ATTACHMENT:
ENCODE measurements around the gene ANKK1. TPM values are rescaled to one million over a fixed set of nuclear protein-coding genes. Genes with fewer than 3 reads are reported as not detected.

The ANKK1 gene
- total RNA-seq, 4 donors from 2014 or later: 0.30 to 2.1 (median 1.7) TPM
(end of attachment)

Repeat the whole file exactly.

ENCODE measurements around the gene ANKK1. TPM values are rescaled to one million over a fixed set of nuclear protein-coding genes. Genes with fewer than 3 reads are reported as not detected.

The ANKK1 gene
- total RNA-seq, 4 donors from 2014 or later: 0.30 to 2.1 (median 1.7) TPM